Dielectrophoresis-based cell separation. Dielectrophoresis (DEP) has been demonstrated as an effective mechanism for cell sorting in microfluidic settings. Many existing methods utilize sophisticated microfluidic designs that require complicated fabrication process and operations. Using a simple array of indium-tin oxide (ITO) electrodes to generate DEP force field, the cells of interest are hydrodynamically separated from the blood. It causes cell separation to be done 10,000 times faster. Improving the ability to separate particles and cells in a continuous flow pattern facilitates faster and incessant medical diagnosis. Thanks to the new design of these cell separators, they can be used in vital therapies for life-threatening diseases, can be carried out at a fraction of the usual cost, and can be used for therapeutic as well as research purposes.
Optical sorting. Optical manipulation and separation of cells use a focused laser beam to trap cells owing to the difference between the refractive indices of the cell and its surrounding fluid. Optical forces can be applied from the outside of the microfluidic device, thus allowing development of highly modular, multi-purpose systems for cell sorting and manipulation. Optical forces offer more interaction freedom, which can be adjusted in real-time. Optical sorting principles have been used to adapt FACS on a miniaturized scale. Microfluidic optical tweezer devices have also been designed for high precision single-cell isolation. Optical cell sorting microsystems have also been devised that utilize more than one wavelength of laser beam to sort several populations. The different optical tweezers are able to separate the cells based on the cell size, fluorescent intensity (inherent or from labeled antibodies), and the laser power.
Acoustic separation. Acoustic cell separation device can manipulate thousands of cells, separating the tumor cells from the blood cells or specific blood cells from whole blood, based on their significant difference in size, compressibility, and other physical properties, by exposing them to sound waves while flowing through the microchannel. It offers a unique approach for researchers in bioengineering projects and clinical diagnosis. Separating the cells with sound offers a gentler alternative to the existing cell sorting techniques, which requires the labeling cells with antibodies or exposing them to stronger mechanical forces that may damage the cells. While there are some white blood cells that have overlapping acoustic properties with cancer cells, a platform, which utilizes the negative acoustic contrast elastomeric particles with CD45-binding whole blood cell (WBCs), is developed to further reduce the WBCs’ background. This platform uses an integration of three modules of microfluidic platforms, which consist of a high-throughput separation, cell spatial organization and cell staining, imaging, and quantification analysis. This platform combines the isolation and evaluation steps toward rare cancer cell sorting and identification.
Intelligent image-activated cell separation. A fundamental challenge of biology is to understand the vast heterogeneity of cells, particularly how cellular composition, structure, and morphology are linked to cellular physiology. Unfortunately, conventional technologies are limited in uncovering these relations. A new machine-intelligence technology based on a radically different architecture that realizes real-time image-based intelligent cell separation at an unprecedented rate is now being developed. This technology, which is referred to as intelligent image-activated cell separation, integrates high-throughput cell microscopy, focusing, and separation on a hybrid software-hardware data-management infrastructure, enabling real-time automated operation for data acquisition, data processing, decision-making, and actuation. The technology can be used for real-time sorting of particular blood cells based on intracellular protein localization and cell-cell interaction from large heterogeneous populations. The technology is highly versatile and expected to enable machine-based scientific discovery in biological, pharmaceutical, and medical sciences.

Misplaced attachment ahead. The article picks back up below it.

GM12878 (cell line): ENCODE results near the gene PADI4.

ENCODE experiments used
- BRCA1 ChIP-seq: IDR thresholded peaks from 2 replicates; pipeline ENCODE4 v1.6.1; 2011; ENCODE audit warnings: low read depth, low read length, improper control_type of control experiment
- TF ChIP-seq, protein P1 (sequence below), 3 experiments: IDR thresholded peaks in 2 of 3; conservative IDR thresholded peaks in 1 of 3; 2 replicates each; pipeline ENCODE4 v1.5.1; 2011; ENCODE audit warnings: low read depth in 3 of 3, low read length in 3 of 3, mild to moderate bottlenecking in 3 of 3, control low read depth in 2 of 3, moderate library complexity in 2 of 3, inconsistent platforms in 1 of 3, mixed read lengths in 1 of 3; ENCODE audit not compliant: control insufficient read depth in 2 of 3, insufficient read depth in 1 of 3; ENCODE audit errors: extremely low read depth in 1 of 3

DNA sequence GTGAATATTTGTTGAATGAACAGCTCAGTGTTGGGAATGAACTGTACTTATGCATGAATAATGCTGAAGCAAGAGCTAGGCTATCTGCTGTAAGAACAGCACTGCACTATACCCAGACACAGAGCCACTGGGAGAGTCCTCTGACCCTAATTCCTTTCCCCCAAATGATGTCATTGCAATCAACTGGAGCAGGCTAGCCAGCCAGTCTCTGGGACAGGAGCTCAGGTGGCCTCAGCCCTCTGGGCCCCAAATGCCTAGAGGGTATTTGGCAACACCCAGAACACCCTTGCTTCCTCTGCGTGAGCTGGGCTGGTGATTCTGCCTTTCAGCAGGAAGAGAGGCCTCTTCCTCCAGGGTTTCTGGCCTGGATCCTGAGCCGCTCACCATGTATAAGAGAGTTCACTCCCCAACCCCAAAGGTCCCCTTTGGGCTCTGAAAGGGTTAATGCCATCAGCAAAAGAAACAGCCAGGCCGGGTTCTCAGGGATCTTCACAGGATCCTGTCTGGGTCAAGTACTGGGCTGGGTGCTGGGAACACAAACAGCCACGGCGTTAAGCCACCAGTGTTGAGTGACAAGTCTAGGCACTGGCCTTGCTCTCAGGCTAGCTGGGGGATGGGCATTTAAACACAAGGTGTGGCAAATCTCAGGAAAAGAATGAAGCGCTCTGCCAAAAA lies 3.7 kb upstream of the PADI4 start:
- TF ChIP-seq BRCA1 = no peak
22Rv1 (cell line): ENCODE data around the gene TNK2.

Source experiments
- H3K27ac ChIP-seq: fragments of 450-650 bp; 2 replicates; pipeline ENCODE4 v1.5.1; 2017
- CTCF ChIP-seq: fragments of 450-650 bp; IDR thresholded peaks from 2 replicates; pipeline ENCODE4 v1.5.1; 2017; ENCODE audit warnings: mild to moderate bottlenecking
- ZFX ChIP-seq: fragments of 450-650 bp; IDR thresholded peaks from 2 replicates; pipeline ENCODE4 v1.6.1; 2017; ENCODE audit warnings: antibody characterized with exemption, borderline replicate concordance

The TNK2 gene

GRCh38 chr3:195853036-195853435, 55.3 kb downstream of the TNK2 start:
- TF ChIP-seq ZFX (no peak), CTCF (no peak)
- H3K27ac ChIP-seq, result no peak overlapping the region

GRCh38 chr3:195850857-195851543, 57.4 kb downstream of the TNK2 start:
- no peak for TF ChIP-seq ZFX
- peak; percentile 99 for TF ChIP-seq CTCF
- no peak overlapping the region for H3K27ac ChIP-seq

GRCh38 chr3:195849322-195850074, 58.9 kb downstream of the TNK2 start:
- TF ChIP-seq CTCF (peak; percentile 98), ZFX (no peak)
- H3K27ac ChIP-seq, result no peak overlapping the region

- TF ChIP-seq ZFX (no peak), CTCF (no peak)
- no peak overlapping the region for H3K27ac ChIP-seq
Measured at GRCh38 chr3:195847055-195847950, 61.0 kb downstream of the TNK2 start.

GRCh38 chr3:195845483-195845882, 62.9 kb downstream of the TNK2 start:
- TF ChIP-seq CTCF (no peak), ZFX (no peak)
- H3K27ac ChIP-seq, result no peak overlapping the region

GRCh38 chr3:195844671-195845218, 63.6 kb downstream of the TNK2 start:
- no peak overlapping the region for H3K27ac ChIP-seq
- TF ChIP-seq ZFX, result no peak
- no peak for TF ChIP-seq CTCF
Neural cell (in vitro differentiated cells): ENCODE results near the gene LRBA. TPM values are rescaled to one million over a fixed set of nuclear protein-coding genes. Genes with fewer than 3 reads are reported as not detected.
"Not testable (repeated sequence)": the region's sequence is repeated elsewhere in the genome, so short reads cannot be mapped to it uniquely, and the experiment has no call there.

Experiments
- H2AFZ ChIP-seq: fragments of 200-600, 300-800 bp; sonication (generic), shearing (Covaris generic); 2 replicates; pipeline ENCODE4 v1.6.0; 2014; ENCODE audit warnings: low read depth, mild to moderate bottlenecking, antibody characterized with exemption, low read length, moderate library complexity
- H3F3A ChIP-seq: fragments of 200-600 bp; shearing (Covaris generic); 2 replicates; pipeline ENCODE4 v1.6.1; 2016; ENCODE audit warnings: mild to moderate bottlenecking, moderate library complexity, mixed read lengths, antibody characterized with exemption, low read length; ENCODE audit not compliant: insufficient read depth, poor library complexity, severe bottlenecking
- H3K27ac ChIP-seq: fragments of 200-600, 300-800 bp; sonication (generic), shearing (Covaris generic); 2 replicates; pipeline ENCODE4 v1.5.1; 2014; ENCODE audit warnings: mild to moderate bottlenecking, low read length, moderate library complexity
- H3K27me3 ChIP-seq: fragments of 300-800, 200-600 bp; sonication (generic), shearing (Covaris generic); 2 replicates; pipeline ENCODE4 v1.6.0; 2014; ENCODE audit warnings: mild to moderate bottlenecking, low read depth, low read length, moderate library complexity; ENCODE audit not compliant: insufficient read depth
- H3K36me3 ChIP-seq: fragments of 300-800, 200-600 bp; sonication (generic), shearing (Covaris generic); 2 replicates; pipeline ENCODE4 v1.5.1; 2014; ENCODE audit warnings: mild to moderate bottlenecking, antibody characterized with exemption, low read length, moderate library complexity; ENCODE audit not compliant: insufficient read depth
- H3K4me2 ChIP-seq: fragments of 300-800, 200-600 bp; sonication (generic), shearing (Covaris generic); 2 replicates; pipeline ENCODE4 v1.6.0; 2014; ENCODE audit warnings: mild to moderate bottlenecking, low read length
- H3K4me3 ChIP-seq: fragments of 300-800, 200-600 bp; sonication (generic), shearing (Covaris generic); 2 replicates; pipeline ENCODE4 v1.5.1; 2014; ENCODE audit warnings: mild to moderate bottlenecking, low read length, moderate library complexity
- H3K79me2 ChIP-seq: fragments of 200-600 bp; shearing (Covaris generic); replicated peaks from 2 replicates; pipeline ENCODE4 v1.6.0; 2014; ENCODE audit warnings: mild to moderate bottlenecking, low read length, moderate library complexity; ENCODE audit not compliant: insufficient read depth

There has been the development of several microfluidic approaches that exploit the different physical characteristics of cells, fluid mechanics, and biorheology of blood as well as the difference in binding affinity of specifically targeted cells to separate and/or enrich them. The manufacturers will continue to push the boundary for developing centrifugation-free blood cell separators as more creative and innovative technologies continue to be developed and introduced in the near future. It is likely that they will cater not only for the processing of both large and small volumes of blood, but are also fast and efficient and with high sensitivity, purity, and yield. However, for these blood-based separation systems to be realized as true point-of-care devices, these technologies and devices must be simple, easy to use, and with little or no sample preparation required. This will set the challenges for developers and will by no means be easy, but possible. While these centrifugation-free technologies are very promising, they typically serve niche applications and many are still in early stages of development. Further research is needed to move these emerging technologies into the mainstream of blood cell separation, to provide the highest quality blood products for transfusion and research, and ultimately improve clinical outcomes for the patients. Overall, it is envisioned that the microfluidic devices can become a low-cost, rapid, and multi-functional tool for blood cell separation in resource-limited environments or point-of-care settings.